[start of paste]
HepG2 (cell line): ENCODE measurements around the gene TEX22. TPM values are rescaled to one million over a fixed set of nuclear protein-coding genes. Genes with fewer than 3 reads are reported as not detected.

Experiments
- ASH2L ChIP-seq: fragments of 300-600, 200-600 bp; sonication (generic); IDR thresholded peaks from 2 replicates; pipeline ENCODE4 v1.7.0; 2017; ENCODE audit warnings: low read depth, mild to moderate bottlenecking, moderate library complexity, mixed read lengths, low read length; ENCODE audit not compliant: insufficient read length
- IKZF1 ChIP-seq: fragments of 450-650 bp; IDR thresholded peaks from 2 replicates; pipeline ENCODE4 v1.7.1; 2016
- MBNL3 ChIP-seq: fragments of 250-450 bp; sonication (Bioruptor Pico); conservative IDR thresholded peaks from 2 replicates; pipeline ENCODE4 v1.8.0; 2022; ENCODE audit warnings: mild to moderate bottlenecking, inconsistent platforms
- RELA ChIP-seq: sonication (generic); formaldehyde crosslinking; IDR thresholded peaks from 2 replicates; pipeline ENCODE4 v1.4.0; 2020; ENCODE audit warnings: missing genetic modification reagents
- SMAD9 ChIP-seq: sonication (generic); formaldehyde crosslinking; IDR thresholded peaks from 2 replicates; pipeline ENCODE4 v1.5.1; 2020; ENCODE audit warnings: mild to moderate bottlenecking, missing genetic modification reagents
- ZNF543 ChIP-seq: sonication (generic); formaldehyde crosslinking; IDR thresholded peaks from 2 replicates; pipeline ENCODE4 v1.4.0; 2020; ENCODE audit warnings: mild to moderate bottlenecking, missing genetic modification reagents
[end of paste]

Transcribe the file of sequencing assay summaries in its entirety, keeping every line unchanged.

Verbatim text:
HepG2 (cell line): ENCODE measurements around the gene TEX22. TPM values are rescaled to one million over a fixed set of nuclear protein-coding genes. Genes with fewer than 3 reads are reported as not detected.

Experiments
- ASH2L ChIP-seq: fragments of 300-600, 200-600 bp; sonication (generic); IDR thresholded peaks from 2 replicates; pipeline ENCODE4 v1.7.0; 2017; ENCODE audit warnings: low read depth, mild to moderate bottlenecking, moderate library complexity, mixed read lengths, low read length; ENCODE audit not compliant: insufficient read length
- IKZF1 ChIP-seq: fragments of 450-650 bp; IDR thresholded peaks from 2 replicates; pipeline ENCODE4 v1.7.1; 2016
- MBNL3 ChIP-seq: fragments of 250-450 bp; sonication (Bioruptor Pico); conservative IDR thresholded peaks from 2 replicates; pipeline ENCODE4 v1.8.0; 2022; ENCODE audit warnings: mild to moderate bottlenecking, inconsistent platforms
- RELA ChIP-seq: sonication (generic); formaldehyde crosslinking; IDR thresholded peaks from 2 replicates; pipeline ENCODE4 v1.4.0; 2020; ENCODE audit warnings: missing genetic modification reagents
- SMAD9 ChIP-seq: sonication (generic); formaldehyde crosslinking; IDR thresholded peaks from 2 replicates; pipeline ENCODE4 v1.5.1; 2020; ENCODE audit warnings: mild to moderate bottlenecking, missing genetic modification reagents
- ZNF543 ChIP-seq: sonication (generic); formaldehyde crosslinking; IDR thresholded peaks from 2 replicates; pipeline ENCODE4 v1.4.0; 2020; ENCODE audit warnings: mild to moderate bottlenecking, missing genetic modification reagents